Pipelle sampler was used. Cusco’s speculum was used to visualize the cervix. Pipelle was gently inserted into the cervical canal past the endocervix into the uterine cavity to the funds then sample obtained. If sample looked inadequate a second attempt was made after pushing the plunger and we used a double sampling technique with the same devise. In cases where insertion of pipelle is not possible, anterior lip of the cervix was steadied with volsellum forceps.

Endometrial sample sent to histopathology for assessment.

Statistical Analysis

The Statistical Package for the Social Sciences (SPSS) 15.0 software was used to analyze data.

3. Results

Out of total 463 patients, 128 patients had endometrial sampling as screening these patients were asymptomatic or patients with thick endometrium or patients going to be on hormonal replacement therapy or they already on it (27.6%)Eighty four patients had PMB (18.1%), and 91 patients had heavy periods Menorrhgia (19.7%).

In 108 patients, they had other type of bleeding abnormal uterine bleeding (23.3%). Bulky uterus was the indication in 20 patients (4.3%) and cervical lesion in 32 patients (6.9%) (Table 1).

In 30% of cases the sample was reported to be insufficient for diagnosis. 28.9%, 19.9%, 5.4% were proliferative, secretary, atrophic. Endometrial hyperplasia was diagnosed in 28 patients which account for (6.0%), and endometrial cancer in 19 patients (4.1%). and in 26 patients chronic endometritis was diagnosed (5.6%) in Table 2.

4. Discussion

Dilatation and curettage is known standard method of endometrial assessment but the procedure have a limitation in form of it requires general anesthesia and has complications such as uterine perforation, hemorrhage and infection. It is also known that this method obtains tissue from less than 50% of the uterine cavity in 60% of procedures, and is not a form of treatment [6] .

Endometrial sampling has a number of advantages compared with dilation and curettage it is an outpatientprocedure performed without anesthesia require no cervical dilation and no risk of uterine perforation, fast, simple and not expensive with adequate sample [7] .

Numerous studies have shown that the endometrium is adequately evaluated with office sampling techniques. A sample can be obtained in 90 percent or more of patients [8] . It is important to remember, however, that all sampling devices do not provide visualization of the uterine cavity. Thus, they perform better when pathology is global rather than focal, e.g., a polyp.

Primary care physicians and gynecologists are aware that endometrial sampling is an important diagnostic tool in investigating and screening women above the 40 and, it has replaced D&C as the first-line diagnostic test because it has similar accuracy, yet is safer, quicker, and more convenient [9] .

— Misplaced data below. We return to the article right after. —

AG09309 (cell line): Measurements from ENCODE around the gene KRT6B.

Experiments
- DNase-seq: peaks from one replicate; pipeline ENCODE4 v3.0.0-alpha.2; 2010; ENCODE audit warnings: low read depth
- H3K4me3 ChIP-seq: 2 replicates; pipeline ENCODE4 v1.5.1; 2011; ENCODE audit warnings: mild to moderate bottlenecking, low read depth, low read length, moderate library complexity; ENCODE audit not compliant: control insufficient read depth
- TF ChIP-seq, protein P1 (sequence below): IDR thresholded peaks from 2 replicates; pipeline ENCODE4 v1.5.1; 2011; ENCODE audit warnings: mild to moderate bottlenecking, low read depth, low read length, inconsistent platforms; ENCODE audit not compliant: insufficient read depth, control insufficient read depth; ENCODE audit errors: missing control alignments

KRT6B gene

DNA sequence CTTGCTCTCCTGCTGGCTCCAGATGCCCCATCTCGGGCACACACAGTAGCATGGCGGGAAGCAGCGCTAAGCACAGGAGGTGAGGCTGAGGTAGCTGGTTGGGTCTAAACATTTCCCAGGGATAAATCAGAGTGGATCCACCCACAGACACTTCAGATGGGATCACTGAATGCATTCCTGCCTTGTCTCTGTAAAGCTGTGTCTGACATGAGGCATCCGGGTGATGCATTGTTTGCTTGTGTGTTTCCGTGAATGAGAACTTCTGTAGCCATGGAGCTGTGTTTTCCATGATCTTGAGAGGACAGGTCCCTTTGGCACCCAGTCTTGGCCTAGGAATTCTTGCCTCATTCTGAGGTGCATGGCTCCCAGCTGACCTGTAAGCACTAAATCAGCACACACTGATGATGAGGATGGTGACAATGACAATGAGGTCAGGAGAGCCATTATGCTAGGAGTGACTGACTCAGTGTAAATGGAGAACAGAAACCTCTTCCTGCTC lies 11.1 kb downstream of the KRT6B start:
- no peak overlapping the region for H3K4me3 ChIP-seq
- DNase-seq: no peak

In our study it was found that in screening of women above the age 40 years by gynecological residents in training trained to performed endometrial sample using Pipelle, 70% of patients had a definitive diagnosis

Table 1. Indication of endometrial sample.               

PMB post menapousal bleeding; AUB abnormal utrine bleeding.

Table 2. Histopathologiacl results of endometrial sample.    

54.2% were benign, endometrial hyperplasia (6.0%) 19 patients diagnosed as endometrial cancer (4.1%) and in (5.6%) patients chronic endometritis was diagnosed.

This means that 70% of patients were saved to have a D&C. In 30% of cases the sample was not adequate for diagnosis these women needed a proper assessment such as hysteroscopy and D&C.

It has been reported that in general practice and in gynecological out patient’s clinic that more than 70% of attempted samples of endometrium was successfully obtained [10] .

In our study sampling was found to be easy to obtained require no anesthesia or analgesia, and no woman experienced more than slight discomfort during the procedure and there were no adverse effects except that very few cases have been reported to have an occasional vasovagal episodes. When sampling was not possible or the sample was Insufficient the patients would be referaed to have pelvic ultrasound and to be admitted for to have hysteroscopy and D&C.

The Pipelle sampler of endometrium has been carefully evaluated since its development in 1984. It is generally said that Pipelle biopsies and D&C have a nearly equal level of success in widespread endometrial lesions; Pipelle biopsies provide limited diagnostic accuracy in cases with focal pathologies [11] .

In some countries including KSA there are many private clinic not run by level of consultant but by either specialist and residents and some of them might jump to to D&C for assessment of endometrium.

If they have very simple training to do office endometrial sample that would save a lot patients unnesseary opration I mean D&C.

5. Conclusion

Outpatient Pipelle endometrial biopsy is found to be accurate, easy and safe and can be done by LEVEL of gynecological residents in training with accuracy of 70% of cases; additional endometrial assessment should be undertaken if the diagosis is not made.

Conflicts of Interest

The authors declare no conflicts of interest.